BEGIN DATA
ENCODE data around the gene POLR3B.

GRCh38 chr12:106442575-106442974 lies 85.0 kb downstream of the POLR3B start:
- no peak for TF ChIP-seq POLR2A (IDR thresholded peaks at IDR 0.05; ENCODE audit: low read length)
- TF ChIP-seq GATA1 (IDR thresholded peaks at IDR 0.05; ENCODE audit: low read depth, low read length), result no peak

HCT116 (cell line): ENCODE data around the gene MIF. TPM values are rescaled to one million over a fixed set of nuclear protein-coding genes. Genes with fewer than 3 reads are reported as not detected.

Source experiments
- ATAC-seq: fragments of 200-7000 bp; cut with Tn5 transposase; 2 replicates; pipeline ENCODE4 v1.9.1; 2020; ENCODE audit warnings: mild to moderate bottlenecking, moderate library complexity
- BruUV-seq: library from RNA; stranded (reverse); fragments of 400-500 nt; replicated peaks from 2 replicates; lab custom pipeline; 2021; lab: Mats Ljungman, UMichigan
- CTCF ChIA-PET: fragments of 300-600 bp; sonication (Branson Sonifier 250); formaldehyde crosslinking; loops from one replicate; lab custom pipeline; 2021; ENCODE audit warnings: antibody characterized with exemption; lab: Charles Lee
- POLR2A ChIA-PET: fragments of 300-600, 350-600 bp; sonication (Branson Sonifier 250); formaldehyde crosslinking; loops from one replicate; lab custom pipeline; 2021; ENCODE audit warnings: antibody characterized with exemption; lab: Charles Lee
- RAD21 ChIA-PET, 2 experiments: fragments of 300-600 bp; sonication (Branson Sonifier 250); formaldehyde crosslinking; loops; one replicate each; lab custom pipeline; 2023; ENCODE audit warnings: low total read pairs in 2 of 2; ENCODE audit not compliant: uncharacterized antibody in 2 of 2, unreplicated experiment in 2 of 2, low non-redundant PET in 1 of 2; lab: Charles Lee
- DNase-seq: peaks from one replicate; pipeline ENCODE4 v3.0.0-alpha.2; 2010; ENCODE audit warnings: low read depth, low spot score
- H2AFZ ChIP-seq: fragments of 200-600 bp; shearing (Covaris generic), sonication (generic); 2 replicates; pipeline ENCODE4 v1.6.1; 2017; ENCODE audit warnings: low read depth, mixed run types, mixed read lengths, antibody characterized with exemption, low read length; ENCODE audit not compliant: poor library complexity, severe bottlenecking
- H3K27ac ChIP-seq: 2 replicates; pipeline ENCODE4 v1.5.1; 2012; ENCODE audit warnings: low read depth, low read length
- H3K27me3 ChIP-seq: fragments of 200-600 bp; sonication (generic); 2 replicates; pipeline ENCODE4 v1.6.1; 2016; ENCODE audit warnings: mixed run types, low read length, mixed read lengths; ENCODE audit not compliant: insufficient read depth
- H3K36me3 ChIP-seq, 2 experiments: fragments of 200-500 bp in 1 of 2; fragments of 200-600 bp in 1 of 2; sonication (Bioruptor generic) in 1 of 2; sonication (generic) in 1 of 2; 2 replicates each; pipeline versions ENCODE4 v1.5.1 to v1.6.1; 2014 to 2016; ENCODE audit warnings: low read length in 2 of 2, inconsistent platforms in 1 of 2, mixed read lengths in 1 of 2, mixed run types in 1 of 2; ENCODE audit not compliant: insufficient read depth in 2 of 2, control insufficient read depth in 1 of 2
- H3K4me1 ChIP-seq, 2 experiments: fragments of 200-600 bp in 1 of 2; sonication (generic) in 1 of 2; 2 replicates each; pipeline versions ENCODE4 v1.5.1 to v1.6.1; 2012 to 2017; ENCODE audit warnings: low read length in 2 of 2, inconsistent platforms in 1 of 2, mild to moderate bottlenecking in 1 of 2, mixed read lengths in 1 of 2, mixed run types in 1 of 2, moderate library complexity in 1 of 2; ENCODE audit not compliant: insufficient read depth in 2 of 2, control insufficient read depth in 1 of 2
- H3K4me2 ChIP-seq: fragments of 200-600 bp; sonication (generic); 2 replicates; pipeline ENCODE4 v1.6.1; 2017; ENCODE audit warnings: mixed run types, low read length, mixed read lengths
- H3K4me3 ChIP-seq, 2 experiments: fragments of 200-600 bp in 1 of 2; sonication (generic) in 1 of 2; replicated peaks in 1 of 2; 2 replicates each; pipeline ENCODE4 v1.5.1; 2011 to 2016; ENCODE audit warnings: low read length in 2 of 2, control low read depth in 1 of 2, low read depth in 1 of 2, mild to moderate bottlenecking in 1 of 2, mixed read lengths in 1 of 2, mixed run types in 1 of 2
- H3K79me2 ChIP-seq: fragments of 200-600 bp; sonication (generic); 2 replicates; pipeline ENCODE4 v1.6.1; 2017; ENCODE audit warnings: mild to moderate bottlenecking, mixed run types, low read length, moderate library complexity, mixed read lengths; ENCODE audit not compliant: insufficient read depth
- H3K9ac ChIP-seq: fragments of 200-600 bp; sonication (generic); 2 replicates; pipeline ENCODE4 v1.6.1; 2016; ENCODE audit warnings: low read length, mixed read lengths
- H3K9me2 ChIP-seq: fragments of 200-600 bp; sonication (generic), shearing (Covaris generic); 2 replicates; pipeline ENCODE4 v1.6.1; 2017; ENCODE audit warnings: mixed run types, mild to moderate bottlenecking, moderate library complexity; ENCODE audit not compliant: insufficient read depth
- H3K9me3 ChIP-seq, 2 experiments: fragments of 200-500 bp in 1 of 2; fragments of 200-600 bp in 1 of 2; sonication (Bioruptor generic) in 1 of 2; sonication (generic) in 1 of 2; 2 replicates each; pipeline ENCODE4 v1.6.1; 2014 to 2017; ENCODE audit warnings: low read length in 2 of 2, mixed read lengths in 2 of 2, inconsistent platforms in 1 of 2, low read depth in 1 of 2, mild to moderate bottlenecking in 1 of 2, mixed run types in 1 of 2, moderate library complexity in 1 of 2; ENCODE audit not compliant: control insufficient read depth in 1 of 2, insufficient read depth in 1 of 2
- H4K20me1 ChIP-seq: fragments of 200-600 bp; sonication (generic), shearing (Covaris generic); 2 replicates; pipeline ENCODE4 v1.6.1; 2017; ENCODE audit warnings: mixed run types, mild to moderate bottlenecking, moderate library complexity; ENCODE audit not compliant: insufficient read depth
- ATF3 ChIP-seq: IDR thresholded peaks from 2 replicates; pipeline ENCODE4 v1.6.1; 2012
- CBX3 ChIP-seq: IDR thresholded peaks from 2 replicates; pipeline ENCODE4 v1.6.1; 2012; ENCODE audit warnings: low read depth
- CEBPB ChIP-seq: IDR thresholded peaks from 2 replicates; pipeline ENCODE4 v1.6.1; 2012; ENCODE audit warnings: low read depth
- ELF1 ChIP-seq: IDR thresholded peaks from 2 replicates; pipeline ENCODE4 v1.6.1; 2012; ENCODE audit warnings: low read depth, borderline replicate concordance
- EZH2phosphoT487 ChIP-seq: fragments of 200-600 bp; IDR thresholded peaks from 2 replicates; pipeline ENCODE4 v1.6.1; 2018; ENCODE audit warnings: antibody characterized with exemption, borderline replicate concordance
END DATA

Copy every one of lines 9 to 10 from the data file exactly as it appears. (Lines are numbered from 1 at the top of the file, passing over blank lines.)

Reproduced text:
- CTCF ChIA-PET: fragments of 300-600 bp; sonication (Branson Sonifier 250); formaldehyde crosslinking; loops from one replicate; lab custom pipeline; 2021; ENCODE audit warnings: antibody characterized with exemption; lab: Charles Lee
- POLR2A ChIA-PET: fragments of 300-600, 350-600 bp; sonication (Branson Sonifier 250); formaldehyde crosslinking; loops from one replicate; lab custom pipeline; 2021; ENCODE audit warnings: antibody characterized with exemption; lab: Charles Lee